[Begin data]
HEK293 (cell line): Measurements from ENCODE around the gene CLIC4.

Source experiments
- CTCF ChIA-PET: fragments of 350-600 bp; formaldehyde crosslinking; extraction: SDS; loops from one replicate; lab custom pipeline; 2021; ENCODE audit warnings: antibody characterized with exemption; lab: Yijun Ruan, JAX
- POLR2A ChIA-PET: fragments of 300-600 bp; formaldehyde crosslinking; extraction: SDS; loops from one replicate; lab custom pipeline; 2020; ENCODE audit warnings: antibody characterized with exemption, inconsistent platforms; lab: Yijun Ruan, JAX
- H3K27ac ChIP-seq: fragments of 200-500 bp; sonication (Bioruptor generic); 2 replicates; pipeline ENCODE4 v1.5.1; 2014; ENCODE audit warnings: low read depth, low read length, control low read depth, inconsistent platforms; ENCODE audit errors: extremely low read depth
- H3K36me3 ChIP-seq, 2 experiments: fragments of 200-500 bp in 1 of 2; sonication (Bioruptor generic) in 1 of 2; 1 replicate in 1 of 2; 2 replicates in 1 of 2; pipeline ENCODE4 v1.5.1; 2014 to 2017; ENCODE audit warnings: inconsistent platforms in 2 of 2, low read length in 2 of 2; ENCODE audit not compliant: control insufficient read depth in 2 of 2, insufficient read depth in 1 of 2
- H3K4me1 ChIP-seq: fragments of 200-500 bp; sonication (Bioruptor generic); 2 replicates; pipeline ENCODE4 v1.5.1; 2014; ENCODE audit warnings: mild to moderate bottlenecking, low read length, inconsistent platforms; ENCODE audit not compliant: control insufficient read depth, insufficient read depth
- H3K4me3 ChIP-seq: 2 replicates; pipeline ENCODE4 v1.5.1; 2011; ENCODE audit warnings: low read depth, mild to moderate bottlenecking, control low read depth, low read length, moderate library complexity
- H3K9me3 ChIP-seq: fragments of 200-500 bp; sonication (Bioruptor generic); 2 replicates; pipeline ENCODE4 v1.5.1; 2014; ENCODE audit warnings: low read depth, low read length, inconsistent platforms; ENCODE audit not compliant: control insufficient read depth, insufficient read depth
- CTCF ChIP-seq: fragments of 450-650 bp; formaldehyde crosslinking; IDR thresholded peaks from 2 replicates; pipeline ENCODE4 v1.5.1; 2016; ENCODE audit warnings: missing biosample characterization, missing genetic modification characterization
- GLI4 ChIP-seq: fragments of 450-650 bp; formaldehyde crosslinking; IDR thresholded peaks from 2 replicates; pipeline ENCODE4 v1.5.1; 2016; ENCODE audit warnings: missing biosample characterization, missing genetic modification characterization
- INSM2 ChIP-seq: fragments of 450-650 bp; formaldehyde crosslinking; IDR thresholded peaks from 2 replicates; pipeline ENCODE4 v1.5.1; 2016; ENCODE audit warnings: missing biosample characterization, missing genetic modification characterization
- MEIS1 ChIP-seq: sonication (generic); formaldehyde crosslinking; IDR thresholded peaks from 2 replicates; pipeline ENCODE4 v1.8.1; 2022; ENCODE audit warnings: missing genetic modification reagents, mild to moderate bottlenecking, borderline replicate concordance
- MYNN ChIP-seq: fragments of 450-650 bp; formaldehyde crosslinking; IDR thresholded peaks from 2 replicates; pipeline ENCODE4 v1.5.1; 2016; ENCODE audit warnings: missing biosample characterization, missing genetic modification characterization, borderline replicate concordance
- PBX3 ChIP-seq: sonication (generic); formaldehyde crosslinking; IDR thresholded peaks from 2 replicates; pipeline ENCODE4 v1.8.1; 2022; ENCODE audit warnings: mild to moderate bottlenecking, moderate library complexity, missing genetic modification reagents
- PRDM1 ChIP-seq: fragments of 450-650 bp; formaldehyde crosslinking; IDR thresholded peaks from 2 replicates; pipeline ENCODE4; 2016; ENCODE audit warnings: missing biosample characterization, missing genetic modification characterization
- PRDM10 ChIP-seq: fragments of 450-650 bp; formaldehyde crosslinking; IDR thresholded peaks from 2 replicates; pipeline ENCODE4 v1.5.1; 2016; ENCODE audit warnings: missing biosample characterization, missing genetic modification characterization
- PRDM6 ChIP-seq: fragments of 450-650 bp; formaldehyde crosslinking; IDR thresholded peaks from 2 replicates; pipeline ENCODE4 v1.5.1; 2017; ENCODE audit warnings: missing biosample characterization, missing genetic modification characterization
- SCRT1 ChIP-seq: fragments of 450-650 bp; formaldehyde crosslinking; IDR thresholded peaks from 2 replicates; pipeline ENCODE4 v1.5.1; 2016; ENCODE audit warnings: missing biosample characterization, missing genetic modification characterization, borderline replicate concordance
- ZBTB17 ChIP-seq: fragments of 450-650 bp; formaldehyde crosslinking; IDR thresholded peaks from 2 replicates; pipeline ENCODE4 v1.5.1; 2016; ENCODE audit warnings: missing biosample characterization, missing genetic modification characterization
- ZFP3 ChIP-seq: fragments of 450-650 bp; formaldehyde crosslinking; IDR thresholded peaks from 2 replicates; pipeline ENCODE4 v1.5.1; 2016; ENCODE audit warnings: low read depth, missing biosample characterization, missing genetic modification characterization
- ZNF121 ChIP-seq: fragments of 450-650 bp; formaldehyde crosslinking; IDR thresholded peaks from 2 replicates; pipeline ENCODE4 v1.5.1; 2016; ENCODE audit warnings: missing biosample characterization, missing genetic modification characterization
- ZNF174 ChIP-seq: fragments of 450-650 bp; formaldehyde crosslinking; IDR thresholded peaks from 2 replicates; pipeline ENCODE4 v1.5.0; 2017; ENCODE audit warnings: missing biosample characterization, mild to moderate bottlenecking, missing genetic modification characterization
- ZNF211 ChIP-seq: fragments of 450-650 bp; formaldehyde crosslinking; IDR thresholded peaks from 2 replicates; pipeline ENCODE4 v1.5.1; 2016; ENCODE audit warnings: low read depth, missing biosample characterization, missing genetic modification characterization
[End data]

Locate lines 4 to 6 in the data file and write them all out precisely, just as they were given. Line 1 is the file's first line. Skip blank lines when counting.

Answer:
- POLR2A ChIA-PET: fragments of 300-600 bp; formaldehyde crosslinking; extraction: SDS; loops from one replicate; lab custom pipeline; 2020; ENCODE audit warnings: antibody characterized with exemption, inconsistent platforms; lab: Yijun Ruan, JAX
- H3K27ac ChIP-seq: fragments of 200-500 bp; sonication (Bioruptor generic); 2 replicates; pipeline ENCODE4 v1.5.1; 2014; ENCODE audit warnings: low read depth, low read length, control low read depth, inconsistent platforms; ENCODE audit errors: extremely low read depth
- H3K36me3 ChIP-seq, 2 experiments: fragments of 200-500 bp in 1 of 2; sonication (Bioruptor generic) in 1 of 2; 1 replicate in 1 of 2; 2 replicates in 1 of 2; pipeline ENCODE4 v1.5.1; 2014 to 2017; ENCODE audit warnings: inconsistent platforms in 2 of 2, low read length in 2 of 2; ENCODE audit not compliant: control insufficient read depth in 2 of 2, insufficient read depth in 1 of 2